I didn’t care much about it other than that some songs were borrowing portions of ”oldies” as they were called on ViVa. It was not until I got introduced to Timbaland and The Neptunes (Pharrell being one part of the duo) that I got interested in producers and how a song was actually made. Timbaland and The Neptunes were producers who were under a period of time making all the hits you heard on the radio. They were not only producers, but artists as well and did not hide behind the scenes as their peers (Timbo could not hide as he was fat yo! he he heeee). They had lots of fans and I was one of them. All of the sudden I got very into how beats were made and how they made all of those sounds and how they created those stuttering rhythms. I was obsessed. Later I realized, that even though you could not hear it as clearly as with other songs, Timbaland sampled as well. Everything from drum sounds (he often used punching sounds from karate films as snares), to melodies, to Godzilla’s roar, to the sound of a crying baby and making it work in songs. He was good at this. By dissecting my favorite songs and finding their origins I ran into music I would’ve never listened to, had it not been sampled. What was so interesting about the art of sampling is that even if different producers used the same sample they all had their own original take on it and turned it into a completely different beat. They all came from different musical backgrounds.
Timbaland often took his inspiration from Prince, middle eastern/indian music, UK Garage and even some Drum n Bass. Neptunes sound was more of a mix between Marvin Gaye, James Brown and Kraftwerk. Both Timbo and The Neptunes had very unique rhythms which were different from the usual ”bass drum followed by a snare” sound.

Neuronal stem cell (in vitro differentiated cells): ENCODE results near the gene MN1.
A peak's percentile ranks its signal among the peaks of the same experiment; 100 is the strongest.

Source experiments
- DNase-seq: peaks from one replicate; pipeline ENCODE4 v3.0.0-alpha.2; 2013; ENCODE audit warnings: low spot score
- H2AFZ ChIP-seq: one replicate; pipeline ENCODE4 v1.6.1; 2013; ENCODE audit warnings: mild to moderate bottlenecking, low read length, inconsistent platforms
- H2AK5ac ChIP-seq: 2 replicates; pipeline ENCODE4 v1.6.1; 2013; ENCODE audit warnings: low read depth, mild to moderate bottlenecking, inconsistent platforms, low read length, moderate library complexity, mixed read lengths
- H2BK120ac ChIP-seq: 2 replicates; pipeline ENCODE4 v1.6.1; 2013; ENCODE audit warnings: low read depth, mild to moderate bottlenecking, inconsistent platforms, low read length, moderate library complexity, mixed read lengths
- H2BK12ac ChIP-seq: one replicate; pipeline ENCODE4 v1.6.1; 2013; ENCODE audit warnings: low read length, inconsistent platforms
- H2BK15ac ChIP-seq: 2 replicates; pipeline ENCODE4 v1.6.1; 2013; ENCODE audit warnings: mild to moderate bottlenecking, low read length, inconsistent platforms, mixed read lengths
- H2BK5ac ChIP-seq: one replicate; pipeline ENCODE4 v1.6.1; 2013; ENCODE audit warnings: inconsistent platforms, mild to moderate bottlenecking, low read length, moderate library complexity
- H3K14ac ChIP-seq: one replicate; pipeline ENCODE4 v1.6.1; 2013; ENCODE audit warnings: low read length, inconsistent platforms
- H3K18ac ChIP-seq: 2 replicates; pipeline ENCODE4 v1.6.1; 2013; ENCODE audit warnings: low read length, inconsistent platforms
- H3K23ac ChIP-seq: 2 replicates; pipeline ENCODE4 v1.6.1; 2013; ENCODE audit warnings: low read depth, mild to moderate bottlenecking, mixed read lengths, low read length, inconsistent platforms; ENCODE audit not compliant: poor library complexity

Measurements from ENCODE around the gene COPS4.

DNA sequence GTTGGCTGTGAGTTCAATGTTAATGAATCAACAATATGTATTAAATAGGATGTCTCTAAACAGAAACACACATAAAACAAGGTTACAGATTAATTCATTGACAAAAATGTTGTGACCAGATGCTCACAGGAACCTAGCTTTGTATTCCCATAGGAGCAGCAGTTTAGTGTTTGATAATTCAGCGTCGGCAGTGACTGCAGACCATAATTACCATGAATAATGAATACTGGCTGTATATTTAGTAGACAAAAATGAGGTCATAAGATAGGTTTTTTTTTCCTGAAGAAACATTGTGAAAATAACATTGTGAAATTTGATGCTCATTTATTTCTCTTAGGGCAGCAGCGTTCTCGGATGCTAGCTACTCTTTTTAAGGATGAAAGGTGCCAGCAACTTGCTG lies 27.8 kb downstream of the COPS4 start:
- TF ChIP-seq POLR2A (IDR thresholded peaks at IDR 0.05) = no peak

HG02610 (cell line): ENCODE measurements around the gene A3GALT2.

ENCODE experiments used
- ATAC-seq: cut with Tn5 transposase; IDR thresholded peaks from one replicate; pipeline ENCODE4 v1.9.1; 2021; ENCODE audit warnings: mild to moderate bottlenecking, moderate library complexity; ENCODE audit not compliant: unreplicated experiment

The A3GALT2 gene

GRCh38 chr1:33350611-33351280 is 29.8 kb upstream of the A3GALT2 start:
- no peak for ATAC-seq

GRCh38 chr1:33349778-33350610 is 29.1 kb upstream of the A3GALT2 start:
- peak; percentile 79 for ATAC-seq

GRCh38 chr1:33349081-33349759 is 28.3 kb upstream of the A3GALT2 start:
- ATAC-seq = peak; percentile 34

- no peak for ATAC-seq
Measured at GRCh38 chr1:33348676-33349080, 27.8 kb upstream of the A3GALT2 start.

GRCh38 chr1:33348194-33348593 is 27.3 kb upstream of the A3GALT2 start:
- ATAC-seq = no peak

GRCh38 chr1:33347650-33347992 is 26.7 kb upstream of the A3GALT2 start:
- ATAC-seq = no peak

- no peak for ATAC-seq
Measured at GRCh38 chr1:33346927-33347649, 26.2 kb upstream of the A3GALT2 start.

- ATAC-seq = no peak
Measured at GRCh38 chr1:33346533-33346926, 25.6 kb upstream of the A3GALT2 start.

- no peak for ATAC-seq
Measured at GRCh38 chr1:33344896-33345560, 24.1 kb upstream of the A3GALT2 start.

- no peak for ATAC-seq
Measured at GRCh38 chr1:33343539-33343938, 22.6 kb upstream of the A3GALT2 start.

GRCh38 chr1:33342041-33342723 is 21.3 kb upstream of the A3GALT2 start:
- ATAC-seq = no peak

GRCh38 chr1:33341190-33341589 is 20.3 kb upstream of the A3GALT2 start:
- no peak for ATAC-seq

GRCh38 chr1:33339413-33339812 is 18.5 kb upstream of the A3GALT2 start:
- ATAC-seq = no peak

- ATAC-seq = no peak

Dj Premier and J Dilla preferred to cut Soul music into tiny pieces and re-arrange them entirely. Kanye West and Pete Rock often cut and pitched entire portions of old Soul/RnB songs and played gritty drums over them. Dr. Dre is a genius at taking any sample and making it into a westcoast classic.
My obsession with sampling made me try to find the original of every one of my favorite HipHop songs, and the same way the producers of the track dug through thousands of records to find the perfect sample, I did the same in order to find the original they were using. By trying to locate all these samples I was introduced to entire catalogs of music and artists which my idols idolized. I realized that every producer had a rich history of music and that HipHop was so much bigger than it seemed. The HipHop catalog of songs is like a Wikipedia of music, available for the listener in case they want to expand their music knowledge.
Sampling can be a very creative art form, and if done right, sound really good.
Just think of how an ok pop song from the 80s became a Fugees classic. A mellow RnB song from the 70s became a HipHop club hit by the name of ”No Diggity” which to this day can be heard on the dance floor. How an arabic song is the foundation of one of Jay Z’s best songs, named ”Big Pimpin”. But most of all think of how HipHop is excellent at introducing the listener to an ocean of different music just waiting there to be discovered.
Songs mentioned in the article:
The Fugees – Fu-Gee-La borrows the chorus from Teena Marie – Ooh La La La
2Pac & Dr. Dre – California Love samples Joe Cocker – Woman To Woman
Warren G – What’s Love Got to Do with It? samples Tina Turner What’s Love Got to Do with It
Blackstreet – No Diggity samples Bill Withers – Grandma’s Hands
Jay Z – Big Pimpin’ samples Hossam Ramzy – Khusara Khusara